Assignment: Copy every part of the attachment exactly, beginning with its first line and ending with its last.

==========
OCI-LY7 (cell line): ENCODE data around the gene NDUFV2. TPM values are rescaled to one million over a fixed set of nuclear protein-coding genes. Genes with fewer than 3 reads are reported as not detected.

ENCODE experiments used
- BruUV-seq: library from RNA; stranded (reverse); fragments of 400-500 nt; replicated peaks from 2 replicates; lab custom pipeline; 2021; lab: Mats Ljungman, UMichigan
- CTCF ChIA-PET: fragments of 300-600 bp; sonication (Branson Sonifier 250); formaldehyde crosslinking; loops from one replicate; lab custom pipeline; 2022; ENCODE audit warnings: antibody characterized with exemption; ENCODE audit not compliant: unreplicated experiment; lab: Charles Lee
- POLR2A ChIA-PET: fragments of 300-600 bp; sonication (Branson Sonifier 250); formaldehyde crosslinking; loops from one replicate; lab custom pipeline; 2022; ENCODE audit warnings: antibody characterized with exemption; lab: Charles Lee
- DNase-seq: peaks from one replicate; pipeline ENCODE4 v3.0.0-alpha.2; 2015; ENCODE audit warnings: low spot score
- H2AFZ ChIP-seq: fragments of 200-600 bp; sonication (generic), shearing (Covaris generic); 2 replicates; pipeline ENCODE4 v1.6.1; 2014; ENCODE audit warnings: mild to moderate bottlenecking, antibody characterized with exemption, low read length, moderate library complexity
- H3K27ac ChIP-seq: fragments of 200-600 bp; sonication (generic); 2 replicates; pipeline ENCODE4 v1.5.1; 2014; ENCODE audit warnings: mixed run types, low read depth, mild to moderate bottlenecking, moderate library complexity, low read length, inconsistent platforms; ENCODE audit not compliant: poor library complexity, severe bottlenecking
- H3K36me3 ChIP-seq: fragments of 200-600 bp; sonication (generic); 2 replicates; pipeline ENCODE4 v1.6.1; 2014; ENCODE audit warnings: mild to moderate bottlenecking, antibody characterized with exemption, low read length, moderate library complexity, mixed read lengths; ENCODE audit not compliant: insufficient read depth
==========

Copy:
OCI-LY7 (cell line): ENCODE data around the gene NDUFV2. TPM values are rescaled to one million over a fixed set of nuclear protein-coding genes. Genes with fewer than 3 reads are reported as not detected.

ENCODE experiments used
- BruUV-seq: library from RNA; stranded (reverse); fragments of 400-500 nt; replicated peaks from 2 replicates; lab custom pipeline; 2021; lab: Mats Ljungman, UMichigan
- CTCF ChIA-PET: fragments of 300-600 bp; sonication (Branson Sonifier 250); formaldehyde crosslinking; loops from one replicate; lab custom pipeline; 2022; ENCODE audit warnings: antibody characterized with exemption; ENCODE audit not compliant: unreplicated experiment; lab: Charles Lee
- POLR2A ChIA-PET: fragments of 300-600 bp; sonication (Branson Sonifier 250); formaldehyde crosslinking; loops from one replicate; lab custom pipeline; 2022; ENCODE audit warnings: antibody characterized with exemption; lab: Charles Lee
- DNase-seq: peaks from one replicate; pipeline ENCODE4 v3.0.0-alpha.2; 2015; ENCODE audit warnings: low spot score
- H2AFZ ChIP-seq: fragments of 200-600 bp; sonication (generic), shearing (Covaris generic); 2 replicates; pipeline ENCODE4 v1.6.1; 2014; ENCODE audit warnings: mild to moderate bottlenecking, antibody characterized with exemption, low read length, moderate library complexity
- H3K27ac ChIP-seq: fragments of 200-600 bp; sonication (generic); 2 replicates; pipeline ENCODE4 v1.5.1; 2014; ENCODE audit warnings: mixed run types, low read depth, mild to moderate bottlenecking, moderate library complexity, low read length, inconsistent platforms; ENCODE audit not compliant: poor library complexity, severe bottlenecking
- H3K36me3 ChIP-seq: fragments of 200-600 bp; sonication (generic); 2 replicates; pipeline ENCODE4 v1.6.1; 2014; ENCODE audit warnings: mild to moderate bottlenecking, antibody characterized with exemption, low read length, moderate library complexity, mixed read lengths; ENCODE audit not compliant: insufficient read depth